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Great Lakes Article:

UVM research documents
fish eating zebra mussels


Article Courtesy of the Associated Press

August 16, 2001

ABOARD THE MELOSIRA, Vermont (AP) -- University of Vermont researchers have discovered that fish are feeding on zebra mussels in Lake Champlain and are investigating whether that diet could reduce the population of the nuisance species that has infested lakes across the country.

" We don' t believe that they' re going to get rid of zebra mussels by any stretch but if they can make a dent that would be pretty incredible in itself, " said Mary Watzin, head of the University of Vermont' s Rubenstein Ecosystem Science Laboratory.

With an underwater, remote-controlled video camera, Watzin and her team of researchers have filmed sheepshead and other fish eating zebra mussels off a sunken railroad barge near Port Henry, N.Y. The barge is scattered with broken mussel shells.

" The sheepshead fish in Lake Champlain seem to be learning that zebra mussels are food, " she said from the deck of the Melosira, the university' s research boat.

Sheepshead, also known as freshwater drum, apparently crush the mussels with their jaws and spit out the shells, she said. Other fish, such as yellow perch and pumpkinseed, feed on the smaller, younger zebra mussels, digesting them whole or spitting out the thinner shells.

Zebra mussels, native to Europe, have infested freshwater lakes and rivers from the Mississippi River east. They can choke out native species, clog water filtration systems and sewage plants, and create hazards to swimmers and boaters.

This week, Watzin spent three days on the Melosira to gather more evidence.

She filmed fish pecking at the mussels and spitting out the shells. The crew set out gill and trap nets at night to catch fish to take back to the lab. There they will analyze their contents to see how much of their diet is zebra mussels and how that could affect their health.

By the second of the three days, they hadn' t seen or caught any sheepshead. Plenty of sunfish, however, hovered over the barge, and ingested smaller mussels, while the remote controlled camera, which Watzin operates with joy sticks from the boat, watched. The gritty image of a school of fish floating over beds of crushed shells played above board on a monitor.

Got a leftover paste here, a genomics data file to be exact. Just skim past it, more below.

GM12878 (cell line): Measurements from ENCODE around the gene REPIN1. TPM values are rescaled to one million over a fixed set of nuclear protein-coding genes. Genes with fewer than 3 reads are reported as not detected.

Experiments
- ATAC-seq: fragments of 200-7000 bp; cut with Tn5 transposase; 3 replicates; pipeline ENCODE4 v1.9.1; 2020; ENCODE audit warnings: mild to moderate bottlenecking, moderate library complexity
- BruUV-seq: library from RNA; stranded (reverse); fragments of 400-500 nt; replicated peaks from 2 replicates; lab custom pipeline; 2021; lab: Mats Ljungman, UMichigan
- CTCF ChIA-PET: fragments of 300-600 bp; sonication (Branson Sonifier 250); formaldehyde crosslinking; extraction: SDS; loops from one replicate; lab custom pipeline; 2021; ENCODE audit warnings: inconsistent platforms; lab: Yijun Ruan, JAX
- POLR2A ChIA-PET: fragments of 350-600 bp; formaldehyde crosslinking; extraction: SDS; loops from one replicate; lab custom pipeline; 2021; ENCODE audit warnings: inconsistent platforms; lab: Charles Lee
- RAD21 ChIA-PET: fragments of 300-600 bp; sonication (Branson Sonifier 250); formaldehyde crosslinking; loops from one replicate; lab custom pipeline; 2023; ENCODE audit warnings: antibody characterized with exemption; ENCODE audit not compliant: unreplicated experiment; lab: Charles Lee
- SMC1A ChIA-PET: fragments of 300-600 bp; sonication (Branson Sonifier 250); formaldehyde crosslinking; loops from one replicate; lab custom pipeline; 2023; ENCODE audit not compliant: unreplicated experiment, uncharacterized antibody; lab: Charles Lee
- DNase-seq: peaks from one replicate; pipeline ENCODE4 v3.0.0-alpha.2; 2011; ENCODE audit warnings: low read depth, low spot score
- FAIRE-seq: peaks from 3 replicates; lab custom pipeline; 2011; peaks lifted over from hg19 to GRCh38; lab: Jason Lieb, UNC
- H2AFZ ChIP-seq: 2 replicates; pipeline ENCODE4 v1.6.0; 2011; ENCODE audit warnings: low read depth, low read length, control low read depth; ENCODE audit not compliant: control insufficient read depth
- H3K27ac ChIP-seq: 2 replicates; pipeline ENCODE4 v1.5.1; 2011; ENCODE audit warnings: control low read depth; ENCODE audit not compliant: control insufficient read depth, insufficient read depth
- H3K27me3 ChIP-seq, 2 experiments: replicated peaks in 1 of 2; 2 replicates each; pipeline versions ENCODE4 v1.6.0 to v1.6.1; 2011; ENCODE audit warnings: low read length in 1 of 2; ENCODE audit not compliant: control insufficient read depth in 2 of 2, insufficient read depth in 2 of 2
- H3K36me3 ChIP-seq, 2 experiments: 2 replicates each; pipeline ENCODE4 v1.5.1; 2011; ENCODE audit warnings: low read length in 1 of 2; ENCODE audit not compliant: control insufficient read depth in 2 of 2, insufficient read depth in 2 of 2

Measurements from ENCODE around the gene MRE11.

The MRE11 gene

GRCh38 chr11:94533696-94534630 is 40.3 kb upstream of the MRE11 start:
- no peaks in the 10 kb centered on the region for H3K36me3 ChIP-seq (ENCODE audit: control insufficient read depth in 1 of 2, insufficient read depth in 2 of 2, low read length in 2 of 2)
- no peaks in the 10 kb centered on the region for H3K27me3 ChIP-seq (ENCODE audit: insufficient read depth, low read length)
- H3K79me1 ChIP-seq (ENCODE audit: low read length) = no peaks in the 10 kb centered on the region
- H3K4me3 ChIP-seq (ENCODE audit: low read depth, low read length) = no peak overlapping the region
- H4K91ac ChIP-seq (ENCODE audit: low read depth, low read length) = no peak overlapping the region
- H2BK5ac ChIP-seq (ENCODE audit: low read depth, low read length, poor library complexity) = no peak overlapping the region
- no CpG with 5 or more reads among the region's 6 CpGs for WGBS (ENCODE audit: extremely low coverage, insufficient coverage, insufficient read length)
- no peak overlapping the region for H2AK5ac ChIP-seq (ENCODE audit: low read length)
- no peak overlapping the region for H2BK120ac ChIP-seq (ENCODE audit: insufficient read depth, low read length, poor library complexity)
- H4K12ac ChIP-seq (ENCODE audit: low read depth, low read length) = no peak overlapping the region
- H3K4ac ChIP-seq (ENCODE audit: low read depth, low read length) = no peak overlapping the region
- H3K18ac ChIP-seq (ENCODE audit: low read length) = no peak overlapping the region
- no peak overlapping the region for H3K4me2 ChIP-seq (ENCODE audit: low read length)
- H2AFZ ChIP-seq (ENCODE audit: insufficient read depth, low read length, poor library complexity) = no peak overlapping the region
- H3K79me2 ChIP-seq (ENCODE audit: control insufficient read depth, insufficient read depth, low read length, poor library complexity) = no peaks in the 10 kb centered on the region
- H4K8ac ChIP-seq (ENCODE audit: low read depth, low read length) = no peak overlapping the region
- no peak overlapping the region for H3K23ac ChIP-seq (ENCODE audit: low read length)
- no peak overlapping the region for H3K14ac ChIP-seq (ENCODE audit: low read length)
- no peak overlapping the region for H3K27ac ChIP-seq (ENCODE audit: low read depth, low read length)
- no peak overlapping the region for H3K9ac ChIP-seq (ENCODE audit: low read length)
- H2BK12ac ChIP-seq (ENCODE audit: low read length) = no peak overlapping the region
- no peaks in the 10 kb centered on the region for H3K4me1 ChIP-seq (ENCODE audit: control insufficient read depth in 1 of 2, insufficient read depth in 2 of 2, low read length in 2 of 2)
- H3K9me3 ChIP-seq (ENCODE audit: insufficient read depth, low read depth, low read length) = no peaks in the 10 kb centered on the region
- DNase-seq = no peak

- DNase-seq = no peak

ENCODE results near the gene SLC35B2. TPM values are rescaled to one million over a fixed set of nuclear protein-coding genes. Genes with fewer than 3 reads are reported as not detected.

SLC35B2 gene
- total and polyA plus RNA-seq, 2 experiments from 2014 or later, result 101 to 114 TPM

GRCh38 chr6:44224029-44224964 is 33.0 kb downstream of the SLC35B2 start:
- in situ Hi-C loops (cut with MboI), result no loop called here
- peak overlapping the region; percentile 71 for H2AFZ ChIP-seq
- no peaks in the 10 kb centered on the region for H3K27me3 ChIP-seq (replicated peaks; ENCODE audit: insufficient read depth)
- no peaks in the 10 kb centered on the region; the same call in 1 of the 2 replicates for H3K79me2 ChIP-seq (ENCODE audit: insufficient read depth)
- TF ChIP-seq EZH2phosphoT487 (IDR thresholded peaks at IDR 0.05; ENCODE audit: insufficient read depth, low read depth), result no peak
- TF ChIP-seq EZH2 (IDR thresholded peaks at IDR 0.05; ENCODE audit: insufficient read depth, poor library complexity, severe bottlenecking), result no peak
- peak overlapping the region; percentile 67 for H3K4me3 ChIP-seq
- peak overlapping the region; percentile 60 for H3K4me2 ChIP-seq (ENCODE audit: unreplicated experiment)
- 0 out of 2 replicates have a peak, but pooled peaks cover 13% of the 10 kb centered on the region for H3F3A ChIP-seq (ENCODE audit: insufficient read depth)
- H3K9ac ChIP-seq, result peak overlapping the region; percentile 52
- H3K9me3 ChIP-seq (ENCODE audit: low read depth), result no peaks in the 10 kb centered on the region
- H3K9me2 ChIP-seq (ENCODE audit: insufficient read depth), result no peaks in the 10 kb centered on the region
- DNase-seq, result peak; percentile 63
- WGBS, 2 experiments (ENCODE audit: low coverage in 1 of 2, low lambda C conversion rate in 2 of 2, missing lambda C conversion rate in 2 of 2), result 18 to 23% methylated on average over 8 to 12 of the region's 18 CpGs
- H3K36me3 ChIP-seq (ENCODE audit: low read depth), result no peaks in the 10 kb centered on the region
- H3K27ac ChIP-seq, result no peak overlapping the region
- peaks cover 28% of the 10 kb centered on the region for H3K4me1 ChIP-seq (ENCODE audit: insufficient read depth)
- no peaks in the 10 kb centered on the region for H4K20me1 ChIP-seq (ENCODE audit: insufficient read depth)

The research is funded by a $50, 000 grant from the Argosy Foundation.

Watzin said she doesn' t think the fish will control the mussels but their feeding behavior could help reduce the zebra mussel population.

" One of the really interesting things when you see zebra mussels in their native habitat is that their densities aren' t anything like we see over here because so many birds and fish eat them, " she said. " So the more things in Lake Champlain or any place in North America that learn how to eat zebra mussels and recognize them as food they' ll have some impact on the population and they won' t be quite as devastating."

Although Watzin is encouraged by the research, she emphasized that the discovery will not solve the spread of the mussels.

" I don' t hold out a lot of hope for anything controlling them, " she said. " I think we just have to get used to the fact that the ecosystem is going to be different. It' s going to be a different lake in 10 years than it is now."

The zebra mussel arrived from Europe on ships that unloaded in the Great Lakes in the late 1980s. They have since invaded every major water body east of and including the Mississippi River.

They were first spotted in Lake Champlain in 1993 and have infested the entire lake since then, encrusting rock ledges, shipwrecks and docks. And the population continues to grow.

The mussels block water intakes and sewer lines. They also choke out native mussels by growing on top of them. They eat plankton and filter algae and other food sources for fish.

The result is clearer water " at the expense of the food chain, " said Watzin.

A diet of zebra mussel can be detrimental to some fish.

White fish in Lake Michigan are eating the mussels, and their health is declining, said Tom Nalepa, a research biologist with the Great Lakes Environmental Research Lab in Ann Arbor, Mich.

" The population is going down, their weight is going down, " he said. " While their stomachs are full of shells, they are not getting nutrition, " he said.

Watzin' s research is not the first discovery of fish eating zebra mussels but its significance will depend on the extent of the feeding.

" We find zebra mussels in the diet of sheepshead, " said Jeffry Miner, associate professor of biology at Bowling Green State University in Ohio, who does zebra mussel research in the Great Lakes. " It' s perfectly expected that they would (eat them.) They are bottom feeders."

He has studied whether the round goby fish, which feeds on zebra mussels in the Great Lakes, could reduce the population there.

" We find in experiments we can reduce the number of zebra mussels, " he said.

The gobies eat the smaller mussels, which may reduce the number of adults, he said.

The ecosystem of Lake Champlain could have different effects on zebra mussels. Because the lake has less calcium than the Great Lakes, zebra mussel shells are weaker.

" There could be a slight combined effect, " said Miner. " There' s not enough minerals for the shells to be strong. That might allow sheepshead to have just enough advantage. What might happen in Lake Champlain is predators that aren' t effective in Lake Erie could be effective in Lake Champlain. In Lake Champlain the sheepshead may succeed."


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